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Nurse Supervision in the Office Practice


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Nurse Supervision in the Office Practice

By Tom A. Augello, CRICO

Related to: Ambulatory, Clinical Guidelines, Primary Care, Nursing

Structure is the key to showing good oversight.


  • Jennie Wright, RN; CRICO/RMF; Cambridge, MA


The following best practice was identified through CRICO/RMF’s “Office Practice Evaluation Program.” Since 1998, the foundation has evaluated hundreds of Harvard-affiliated ambulatory sites, through on-site chart reviews and interviews with staff.

Office practices that use advanced practice nurses and physician extenders need a way to ensure that these personnel get adequate supervision and decision-making support. Specific regulations and licensing requirements can vary by state. Individual practices should develop policies in accordance with their local rules, and affiliated hospitals may be a resource.

In the Harvard medical system, Jennie Wright is the project manager of the CRICO/RMF office practice evaluation program. Wright says that practices without enough structure in their supervision arrangements can struggle.

“I think when you go totally on an informal basis, you don’t have that supporting structure in place that sort of provide some parameters for discussion, provides a venue and a mechanism for discussion... Somebody catches you on the fly.  You don’t really have adequate time to process the information and you don’t also have time to really gauge how comfortable they are with their own decision-making processes.”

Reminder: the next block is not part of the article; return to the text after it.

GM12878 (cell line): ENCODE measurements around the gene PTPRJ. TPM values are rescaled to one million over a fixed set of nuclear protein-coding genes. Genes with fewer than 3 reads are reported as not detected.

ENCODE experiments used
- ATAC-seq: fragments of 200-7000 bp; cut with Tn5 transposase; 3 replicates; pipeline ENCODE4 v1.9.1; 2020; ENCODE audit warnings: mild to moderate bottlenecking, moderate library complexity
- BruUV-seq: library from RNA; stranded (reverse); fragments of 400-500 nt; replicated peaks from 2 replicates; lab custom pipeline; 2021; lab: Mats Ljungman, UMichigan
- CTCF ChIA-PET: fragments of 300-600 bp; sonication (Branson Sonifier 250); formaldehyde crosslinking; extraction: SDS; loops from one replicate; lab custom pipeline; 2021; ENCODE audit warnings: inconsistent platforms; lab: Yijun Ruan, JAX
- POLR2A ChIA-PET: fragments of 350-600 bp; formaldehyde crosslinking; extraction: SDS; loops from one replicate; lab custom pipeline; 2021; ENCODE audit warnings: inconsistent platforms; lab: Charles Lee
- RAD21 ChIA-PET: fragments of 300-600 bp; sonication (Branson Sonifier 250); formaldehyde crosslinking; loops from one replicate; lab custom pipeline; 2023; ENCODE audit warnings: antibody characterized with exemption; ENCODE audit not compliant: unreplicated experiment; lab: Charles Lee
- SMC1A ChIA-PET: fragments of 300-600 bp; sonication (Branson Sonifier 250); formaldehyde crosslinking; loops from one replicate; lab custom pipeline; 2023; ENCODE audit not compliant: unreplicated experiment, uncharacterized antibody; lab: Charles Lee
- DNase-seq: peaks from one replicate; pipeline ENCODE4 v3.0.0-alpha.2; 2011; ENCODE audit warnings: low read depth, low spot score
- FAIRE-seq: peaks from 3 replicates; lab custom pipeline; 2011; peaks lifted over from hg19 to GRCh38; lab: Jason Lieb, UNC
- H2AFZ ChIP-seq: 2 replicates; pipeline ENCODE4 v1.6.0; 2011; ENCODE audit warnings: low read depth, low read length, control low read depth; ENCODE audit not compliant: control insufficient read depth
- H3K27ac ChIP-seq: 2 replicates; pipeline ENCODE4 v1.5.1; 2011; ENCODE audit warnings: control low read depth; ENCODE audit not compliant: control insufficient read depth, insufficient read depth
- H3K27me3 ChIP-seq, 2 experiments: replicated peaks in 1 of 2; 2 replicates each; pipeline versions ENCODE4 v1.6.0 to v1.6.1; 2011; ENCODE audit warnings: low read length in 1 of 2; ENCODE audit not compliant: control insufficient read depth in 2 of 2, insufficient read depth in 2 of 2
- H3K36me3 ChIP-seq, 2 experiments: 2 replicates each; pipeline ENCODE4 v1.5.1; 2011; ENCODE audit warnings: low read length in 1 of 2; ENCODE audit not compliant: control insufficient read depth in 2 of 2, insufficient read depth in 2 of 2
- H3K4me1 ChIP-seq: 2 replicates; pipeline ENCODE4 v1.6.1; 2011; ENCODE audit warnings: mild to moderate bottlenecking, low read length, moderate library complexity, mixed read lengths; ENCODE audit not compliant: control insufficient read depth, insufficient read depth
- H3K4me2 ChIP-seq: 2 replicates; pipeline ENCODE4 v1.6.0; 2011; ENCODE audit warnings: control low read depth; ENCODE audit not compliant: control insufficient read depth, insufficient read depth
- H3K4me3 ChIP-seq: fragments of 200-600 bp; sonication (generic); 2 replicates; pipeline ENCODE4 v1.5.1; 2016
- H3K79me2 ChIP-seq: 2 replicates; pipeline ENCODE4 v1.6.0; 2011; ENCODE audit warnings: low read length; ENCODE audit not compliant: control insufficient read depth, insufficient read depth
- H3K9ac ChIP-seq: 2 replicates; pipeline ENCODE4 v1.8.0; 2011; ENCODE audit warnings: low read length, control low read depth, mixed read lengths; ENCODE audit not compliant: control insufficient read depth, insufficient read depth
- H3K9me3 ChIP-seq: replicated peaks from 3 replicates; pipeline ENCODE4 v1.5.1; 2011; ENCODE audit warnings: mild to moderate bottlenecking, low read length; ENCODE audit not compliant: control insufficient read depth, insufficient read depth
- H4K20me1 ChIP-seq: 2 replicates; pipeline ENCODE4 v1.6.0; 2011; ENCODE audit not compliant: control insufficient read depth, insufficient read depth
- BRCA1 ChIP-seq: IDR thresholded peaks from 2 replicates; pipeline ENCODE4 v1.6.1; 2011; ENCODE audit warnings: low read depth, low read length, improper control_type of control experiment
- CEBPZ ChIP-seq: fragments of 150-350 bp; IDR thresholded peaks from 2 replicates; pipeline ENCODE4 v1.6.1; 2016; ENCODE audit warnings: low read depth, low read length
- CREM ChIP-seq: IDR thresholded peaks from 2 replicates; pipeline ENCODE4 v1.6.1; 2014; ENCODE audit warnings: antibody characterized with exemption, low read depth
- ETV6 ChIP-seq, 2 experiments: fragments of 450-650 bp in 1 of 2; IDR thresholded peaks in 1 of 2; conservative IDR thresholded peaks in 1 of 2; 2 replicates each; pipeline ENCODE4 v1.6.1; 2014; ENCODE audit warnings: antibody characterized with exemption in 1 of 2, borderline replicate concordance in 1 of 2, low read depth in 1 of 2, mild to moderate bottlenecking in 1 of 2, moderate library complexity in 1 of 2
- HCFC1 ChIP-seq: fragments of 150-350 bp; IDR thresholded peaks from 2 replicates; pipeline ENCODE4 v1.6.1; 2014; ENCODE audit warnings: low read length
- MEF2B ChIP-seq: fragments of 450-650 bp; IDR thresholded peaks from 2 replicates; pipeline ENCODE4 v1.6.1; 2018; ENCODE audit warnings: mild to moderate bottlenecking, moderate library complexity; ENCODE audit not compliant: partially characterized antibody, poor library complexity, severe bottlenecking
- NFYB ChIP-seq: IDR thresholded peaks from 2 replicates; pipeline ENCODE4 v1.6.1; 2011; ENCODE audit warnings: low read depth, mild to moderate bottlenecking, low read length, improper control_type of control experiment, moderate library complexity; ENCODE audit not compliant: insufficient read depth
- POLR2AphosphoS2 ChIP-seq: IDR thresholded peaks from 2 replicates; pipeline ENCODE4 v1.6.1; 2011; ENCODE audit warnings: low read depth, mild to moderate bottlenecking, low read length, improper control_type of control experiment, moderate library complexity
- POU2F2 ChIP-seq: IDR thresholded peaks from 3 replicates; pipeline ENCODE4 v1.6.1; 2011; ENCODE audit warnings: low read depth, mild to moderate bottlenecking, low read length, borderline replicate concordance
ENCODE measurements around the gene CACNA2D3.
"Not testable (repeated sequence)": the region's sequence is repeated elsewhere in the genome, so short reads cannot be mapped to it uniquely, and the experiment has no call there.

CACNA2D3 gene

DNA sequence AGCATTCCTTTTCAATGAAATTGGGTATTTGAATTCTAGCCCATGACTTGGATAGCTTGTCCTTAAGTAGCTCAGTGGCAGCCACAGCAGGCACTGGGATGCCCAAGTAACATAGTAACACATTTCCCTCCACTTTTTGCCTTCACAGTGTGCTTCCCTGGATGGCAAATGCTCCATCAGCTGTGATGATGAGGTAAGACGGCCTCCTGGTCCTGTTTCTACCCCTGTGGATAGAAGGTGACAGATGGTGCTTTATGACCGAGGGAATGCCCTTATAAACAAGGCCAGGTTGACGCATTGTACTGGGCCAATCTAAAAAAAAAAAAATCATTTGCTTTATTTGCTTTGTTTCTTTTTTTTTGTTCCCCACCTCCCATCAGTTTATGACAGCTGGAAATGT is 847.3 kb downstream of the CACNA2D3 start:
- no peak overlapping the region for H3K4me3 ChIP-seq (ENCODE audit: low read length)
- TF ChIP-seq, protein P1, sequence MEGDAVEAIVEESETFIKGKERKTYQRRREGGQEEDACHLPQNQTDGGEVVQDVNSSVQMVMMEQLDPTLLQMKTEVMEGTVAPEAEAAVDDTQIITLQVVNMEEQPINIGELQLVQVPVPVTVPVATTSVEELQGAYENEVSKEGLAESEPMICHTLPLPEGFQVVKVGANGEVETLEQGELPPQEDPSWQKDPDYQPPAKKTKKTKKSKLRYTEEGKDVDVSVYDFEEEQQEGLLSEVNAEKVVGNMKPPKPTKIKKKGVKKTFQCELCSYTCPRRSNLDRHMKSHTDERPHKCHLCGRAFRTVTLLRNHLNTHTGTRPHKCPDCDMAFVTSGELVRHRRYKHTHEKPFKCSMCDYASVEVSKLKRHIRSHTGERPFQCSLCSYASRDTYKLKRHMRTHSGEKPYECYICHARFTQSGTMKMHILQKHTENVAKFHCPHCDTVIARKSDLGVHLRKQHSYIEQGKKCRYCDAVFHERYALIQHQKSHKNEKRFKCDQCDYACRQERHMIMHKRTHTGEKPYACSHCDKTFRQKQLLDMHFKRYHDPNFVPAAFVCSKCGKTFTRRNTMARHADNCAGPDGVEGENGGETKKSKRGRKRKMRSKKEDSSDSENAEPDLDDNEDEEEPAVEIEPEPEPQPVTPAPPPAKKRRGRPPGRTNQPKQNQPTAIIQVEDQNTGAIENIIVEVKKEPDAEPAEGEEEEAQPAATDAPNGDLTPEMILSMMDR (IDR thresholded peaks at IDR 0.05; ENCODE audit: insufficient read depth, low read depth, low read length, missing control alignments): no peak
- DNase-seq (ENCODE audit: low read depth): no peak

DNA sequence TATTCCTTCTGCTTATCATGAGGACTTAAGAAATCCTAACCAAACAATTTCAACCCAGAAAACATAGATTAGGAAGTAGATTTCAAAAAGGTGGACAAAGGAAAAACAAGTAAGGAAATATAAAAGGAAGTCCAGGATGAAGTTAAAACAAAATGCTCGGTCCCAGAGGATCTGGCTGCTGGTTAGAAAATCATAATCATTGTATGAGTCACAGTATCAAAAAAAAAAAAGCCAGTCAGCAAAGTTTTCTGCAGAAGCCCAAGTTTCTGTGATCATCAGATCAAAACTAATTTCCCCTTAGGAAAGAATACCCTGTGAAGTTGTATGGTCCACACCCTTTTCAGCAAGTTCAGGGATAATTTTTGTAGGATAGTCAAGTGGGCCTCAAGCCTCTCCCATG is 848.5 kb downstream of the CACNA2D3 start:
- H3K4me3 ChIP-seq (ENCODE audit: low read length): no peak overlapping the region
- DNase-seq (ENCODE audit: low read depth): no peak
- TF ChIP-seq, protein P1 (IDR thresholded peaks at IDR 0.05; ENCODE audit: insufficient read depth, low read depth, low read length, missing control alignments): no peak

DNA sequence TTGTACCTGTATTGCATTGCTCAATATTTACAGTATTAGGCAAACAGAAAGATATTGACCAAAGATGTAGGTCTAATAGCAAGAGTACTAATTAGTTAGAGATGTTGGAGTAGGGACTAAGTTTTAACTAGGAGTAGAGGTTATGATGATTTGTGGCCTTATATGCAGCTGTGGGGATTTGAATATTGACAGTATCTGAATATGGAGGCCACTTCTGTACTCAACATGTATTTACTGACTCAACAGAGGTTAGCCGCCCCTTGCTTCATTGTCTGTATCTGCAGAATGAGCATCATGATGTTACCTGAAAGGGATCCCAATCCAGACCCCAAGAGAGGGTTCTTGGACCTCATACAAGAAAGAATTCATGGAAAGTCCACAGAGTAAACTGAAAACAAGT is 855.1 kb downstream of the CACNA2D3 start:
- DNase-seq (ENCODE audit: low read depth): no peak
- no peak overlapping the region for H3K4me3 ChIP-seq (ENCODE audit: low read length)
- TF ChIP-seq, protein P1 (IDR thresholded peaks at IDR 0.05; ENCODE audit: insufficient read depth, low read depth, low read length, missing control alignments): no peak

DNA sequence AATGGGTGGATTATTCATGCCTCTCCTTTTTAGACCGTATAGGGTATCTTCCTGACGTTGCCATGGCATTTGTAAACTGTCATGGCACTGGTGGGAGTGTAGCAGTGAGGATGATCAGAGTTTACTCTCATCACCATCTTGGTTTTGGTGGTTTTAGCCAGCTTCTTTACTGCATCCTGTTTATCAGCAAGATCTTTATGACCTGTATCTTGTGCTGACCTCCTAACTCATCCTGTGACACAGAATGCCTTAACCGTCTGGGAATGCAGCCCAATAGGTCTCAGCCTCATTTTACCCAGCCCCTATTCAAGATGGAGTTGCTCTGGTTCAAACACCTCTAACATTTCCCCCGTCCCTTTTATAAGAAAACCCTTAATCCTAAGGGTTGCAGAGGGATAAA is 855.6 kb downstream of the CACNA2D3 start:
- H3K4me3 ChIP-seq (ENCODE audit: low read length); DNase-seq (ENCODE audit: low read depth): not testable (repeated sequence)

Instead, Wright recommends drawing up a basic framework that provides objectivity and assigns the time for appropriate supervisory interaction.

“We find that some of the larger practices have an infrastructure, and sometimes even at smaller practices. Physicians and nurse practitioners will actually set aside a certain period of time, say once a week or once every other week, and actually take an hour, block it off, pull records, review the charts and discuss why the decision to treat was made in a particular way or not.

“While that’s important, it is also important that the physician be available if there is a question or a concern that the nurse practitioner does have on the fly. It doesn’t minimize the necessity of always being able to have somebody else to help you review, but it does provide another layer of supervision and hopefully comfort from both sides.”

May 1, 2006
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